Ritchie Bros. Inflates ROIC 25.9% With New Calculation Method
The auctioneer now excludes tens of millions of dollars in interest expense as it takes on debt to finance acquisitions.
November 7, 2022
Ritchie Bros. (RBA), a heavy equipment operator, is inflating its ROIC calculation by excluding the cost of debt, a recurring expense necessary to fund the company’s recent acquisition spree. The change happens to coincide with Ritchie’s announcement that it will take on as much as $2.8 billion in debt— nearly 4x the company’s current debt— to acquire vehicle auction platform IAA (IAA) for $7.3 billion.

Instead of dividing net income by average invested capital, Ritchie now divides what it calls “reported return” by average invested capital. Reported return is defined as net income attributable to stockholders excluding the impact of net interest expense, tax effected at the Company’s adjusted annualized effective tax rate.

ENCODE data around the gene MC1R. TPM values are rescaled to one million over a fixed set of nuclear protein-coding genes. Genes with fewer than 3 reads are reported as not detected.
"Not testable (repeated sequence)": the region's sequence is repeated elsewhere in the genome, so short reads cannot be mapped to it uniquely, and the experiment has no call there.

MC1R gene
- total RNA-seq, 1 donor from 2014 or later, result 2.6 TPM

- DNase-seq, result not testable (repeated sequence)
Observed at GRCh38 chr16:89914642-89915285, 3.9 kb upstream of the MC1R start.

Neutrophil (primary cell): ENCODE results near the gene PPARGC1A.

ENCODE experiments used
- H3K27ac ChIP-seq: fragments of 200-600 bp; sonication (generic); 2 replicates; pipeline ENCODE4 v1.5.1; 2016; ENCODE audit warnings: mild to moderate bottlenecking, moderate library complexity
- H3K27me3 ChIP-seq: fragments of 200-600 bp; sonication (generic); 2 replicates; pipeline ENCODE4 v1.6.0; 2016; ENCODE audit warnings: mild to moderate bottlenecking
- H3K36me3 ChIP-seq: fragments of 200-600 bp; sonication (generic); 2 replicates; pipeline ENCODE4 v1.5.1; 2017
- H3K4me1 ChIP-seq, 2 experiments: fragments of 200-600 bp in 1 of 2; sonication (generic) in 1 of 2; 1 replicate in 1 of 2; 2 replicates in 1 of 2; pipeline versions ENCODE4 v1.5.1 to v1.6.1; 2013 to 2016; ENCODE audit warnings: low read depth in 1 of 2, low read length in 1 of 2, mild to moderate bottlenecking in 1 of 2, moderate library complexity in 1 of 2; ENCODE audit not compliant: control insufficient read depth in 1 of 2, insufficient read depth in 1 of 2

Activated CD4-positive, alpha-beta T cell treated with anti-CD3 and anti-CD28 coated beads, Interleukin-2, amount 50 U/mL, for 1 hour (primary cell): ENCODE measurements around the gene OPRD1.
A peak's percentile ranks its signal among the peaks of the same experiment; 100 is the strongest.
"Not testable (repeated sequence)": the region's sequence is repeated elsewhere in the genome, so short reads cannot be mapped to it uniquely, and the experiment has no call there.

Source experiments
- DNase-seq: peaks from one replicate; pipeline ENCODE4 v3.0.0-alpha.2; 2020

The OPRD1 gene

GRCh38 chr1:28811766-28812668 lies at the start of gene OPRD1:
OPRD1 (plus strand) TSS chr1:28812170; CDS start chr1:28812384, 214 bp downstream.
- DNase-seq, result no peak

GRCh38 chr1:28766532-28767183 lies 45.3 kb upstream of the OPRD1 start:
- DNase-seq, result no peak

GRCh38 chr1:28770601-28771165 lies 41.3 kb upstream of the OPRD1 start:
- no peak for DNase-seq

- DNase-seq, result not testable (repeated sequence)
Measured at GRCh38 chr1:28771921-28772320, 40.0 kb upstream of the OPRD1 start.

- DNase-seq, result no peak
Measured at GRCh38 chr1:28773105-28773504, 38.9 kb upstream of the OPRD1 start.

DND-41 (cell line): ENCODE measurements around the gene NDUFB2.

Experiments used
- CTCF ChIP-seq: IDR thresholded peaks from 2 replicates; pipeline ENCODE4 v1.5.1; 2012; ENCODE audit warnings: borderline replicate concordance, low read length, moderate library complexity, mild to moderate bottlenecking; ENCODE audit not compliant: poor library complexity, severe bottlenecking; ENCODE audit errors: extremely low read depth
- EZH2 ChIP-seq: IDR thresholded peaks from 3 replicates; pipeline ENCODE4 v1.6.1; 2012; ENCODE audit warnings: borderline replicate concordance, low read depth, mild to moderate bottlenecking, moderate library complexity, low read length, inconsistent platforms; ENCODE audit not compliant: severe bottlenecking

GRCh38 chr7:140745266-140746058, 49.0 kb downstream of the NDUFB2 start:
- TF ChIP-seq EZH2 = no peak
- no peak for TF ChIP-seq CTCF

Ritchie is also changing how it calculates the denominator. To its credit though, it now includes short term debt when it calculates ROIC. How the company previously justified excluding short term borrowings isn’t evident in its filings.

The calculation change inflated Ritchie’s “reported return” by $40.5 million, or 13.3% of net income (the prior numerator in ROIC calculation).

Rather than a ROIC of 13.5%, the change resulted in Ritchie reporting a 17% ROIC.

Notably, Ritchie’s ROIC falls to 10% when stock based compensation (SBC) and acquisition related costs— both are recurring expenses and core components of Ritchie’s business model— aren’t added back as the company does.

It’s the second time in a year Ritchie has changed how it calculates key metrics. In November 2021, we published a note highlighting that Ritchie had unveiled four new key metric calculations that, in total, increased profits $55.8 million. The new calculation added $24.1 million to Ritchie’s operating income.

Operating income accounts for one third of Ritchie’s short term Executive Bonus calculation.

We also noted the calculation changes appeared to have been made to mask underlying weakness in Ritchie’s business. Each of Ritchie’s adjusted metrics was down between 9-11% from the prior year’s quarter.
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